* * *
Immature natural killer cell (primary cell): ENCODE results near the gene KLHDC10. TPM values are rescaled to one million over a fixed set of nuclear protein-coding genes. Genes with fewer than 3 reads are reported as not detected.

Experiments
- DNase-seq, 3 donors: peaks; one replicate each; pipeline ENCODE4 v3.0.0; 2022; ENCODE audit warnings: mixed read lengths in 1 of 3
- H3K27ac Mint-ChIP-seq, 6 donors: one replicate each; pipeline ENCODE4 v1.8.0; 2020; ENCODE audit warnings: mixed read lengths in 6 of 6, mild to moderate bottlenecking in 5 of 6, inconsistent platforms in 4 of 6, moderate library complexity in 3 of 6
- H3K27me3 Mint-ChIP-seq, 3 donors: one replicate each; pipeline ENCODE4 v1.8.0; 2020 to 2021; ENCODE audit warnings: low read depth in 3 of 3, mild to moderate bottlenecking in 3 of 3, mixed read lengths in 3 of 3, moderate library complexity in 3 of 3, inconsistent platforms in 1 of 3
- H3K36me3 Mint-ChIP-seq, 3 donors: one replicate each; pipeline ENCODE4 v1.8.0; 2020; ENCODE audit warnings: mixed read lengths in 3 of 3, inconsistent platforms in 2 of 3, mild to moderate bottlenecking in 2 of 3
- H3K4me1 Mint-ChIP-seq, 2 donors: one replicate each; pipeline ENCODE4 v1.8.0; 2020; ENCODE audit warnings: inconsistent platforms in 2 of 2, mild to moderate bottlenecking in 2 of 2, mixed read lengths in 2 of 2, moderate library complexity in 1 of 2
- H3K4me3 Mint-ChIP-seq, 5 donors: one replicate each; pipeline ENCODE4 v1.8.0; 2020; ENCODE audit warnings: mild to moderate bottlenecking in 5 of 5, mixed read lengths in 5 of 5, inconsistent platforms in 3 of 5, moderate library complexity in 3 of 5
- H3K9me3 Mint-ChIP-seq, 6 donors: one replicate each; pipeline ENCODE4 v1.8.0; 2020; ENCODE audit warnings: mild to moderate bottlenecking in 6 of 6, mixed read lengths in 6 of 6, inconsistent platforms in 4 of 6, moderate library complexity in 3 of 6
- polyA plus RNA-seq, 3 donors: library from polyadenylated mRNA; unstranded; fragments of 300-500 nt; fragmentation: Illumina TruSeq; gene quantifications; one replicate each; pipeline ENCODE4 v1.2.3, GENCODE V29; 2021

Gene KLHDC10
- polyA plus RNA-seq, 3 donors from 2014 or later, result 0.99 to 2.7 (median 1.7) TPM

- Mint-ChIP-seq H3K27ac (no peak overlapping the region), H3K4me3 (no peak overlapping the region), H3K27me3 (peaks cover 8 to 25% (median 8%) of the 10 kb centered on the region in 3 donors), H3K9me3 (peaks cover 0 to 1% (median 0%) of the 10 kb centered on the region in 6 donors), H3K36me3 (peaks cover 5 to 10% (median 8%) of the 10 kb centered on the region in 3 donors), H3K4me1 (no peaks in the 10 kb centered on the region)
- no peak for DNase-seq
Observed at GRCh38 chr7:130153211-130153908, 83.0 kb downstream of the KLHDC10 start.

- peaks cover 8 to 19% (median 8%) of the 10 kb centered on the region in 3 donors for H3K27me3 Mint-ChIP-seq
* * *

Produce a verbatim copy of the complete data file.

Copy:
Immature natural killer cell (primary cell): ENCODE results near the gene KLHDC10. TPM values are rescaled to one million over a fixed set of nuclear protein-coding genes. Genes with fewer than 3 reads are reported as not detected.

Experiments
- DNase-seq, 3 donors: peaks; one replicate each; pipeline ENCODE4 v3.0.0; 2022; ENCODE audit warnings: mixed read lengths in 1 of 3
- H3K27ac Mint-ChIP-seq, 6 donors: one replicate each; pipeline ENCODE4 v1.8.0; 2020; ENCODE audit warnings: mixed read lengths in 6 of 6, mild to moderate bottlenecking in 5 of 6, inconsistent platforms in 4 of 6, moderate library complexity in 3 of 6
- H3K27me3 Mint-ChIP-seq, 3 donors: one replicate each; pipeline ENCODE4 v1.8.0; 2020 to 2021; ENCODE audit warnings: low read depth in 3 of 3, mild to moderate bottlenecking in 3 of 3, mixed read lengths in 3 of 3, moderate library complexity in 3 of 3, inconsistent platforms in 1 of 3
- H3K36me3 Mint-ChIP-seq, 3 donors: one replicate each; pipeline ENCODE4 v1.8.0; 2020; ENCODE audit warnings: mixed read lengths in 3 of 3, inconsistent platforms in 2 of 3, mild to moderate bottlenecking in 2 of 3
- H3K4me1 Mint-ChIP-seq, 2 donors: one replicate each; pipeline ENCODE4 v1.8.0; 2020; ENCODE audit warnings: inconsistent platforms in 2 of 2, mild to moderate bottlenecking in 2 of 2, mixed read lengths in 2 of 2, moderate library complexity in 1 of 2
- H3K4me3 Mint-ChIP-seq, 5 donors: one replicate each; pipeline ENCODE4 v1.8.0; 2020; ENCODE audit warnings: mild to moderate bottlenecking in 5 of 5, mixed read lengths in 5 of 5, inconsistent platforms in 3 of 5, moderate library complexity in 3 of 5
- H3K9me3 Mint-ChIP-seq, 6 donors: one replicate each; pipeline ENCODE4 v1.8.0; 2020; ENCODE audit warnings: mild to moderate bottlenecking in 6 of 6, mixed read lengths in 6 of 6, inconsistent platforms in 4 of 6, moderate library complexity in 3 of 6
- polyA plus RNA-seq, 3 donors: library from polyadenylated mRNA; unstranded; fragments of 300-500 nt; fragmentation: Illumina TruSeq; gene quantifications; one replicate each; pipeline ENCODE4 v1.2.3, GENCODE V29; 2021

Gene KLHDC10
- polyA plus RNA-seq, 3 donors from 2014 or later, result 0.99 to 2.7 (median 1.7) TPM

- Mint-ChIP-seq H3K27ac (no peak overlapping the region), H3K4me3 (no peak overlapping the region), H3K27me3 (peaks cover 8 to 25% (median 8%) of the 10 kb centered on the region in 3 donors), H3K9me3 (peaks cover 0 to 1% (median 0%) of the 10 kb centered on the region in 6 donors), H3K36me3 (peaks cover 5 to 10% (median 8%) of the 10 kb centered on the region in 3 donors), H3K4me1 (no peaks in the 10 kb centered on the region)
- no peak for DNase-seq
Observed at GRCh38 chr7:130153211-130153908, 83.0 kb downstream of the KLHDC10 start.

- peaks cover 8 to 19% (median 8%) of the 10 kb centered on the region in 3 donors for H3K27me3 Mint-ChIP-seq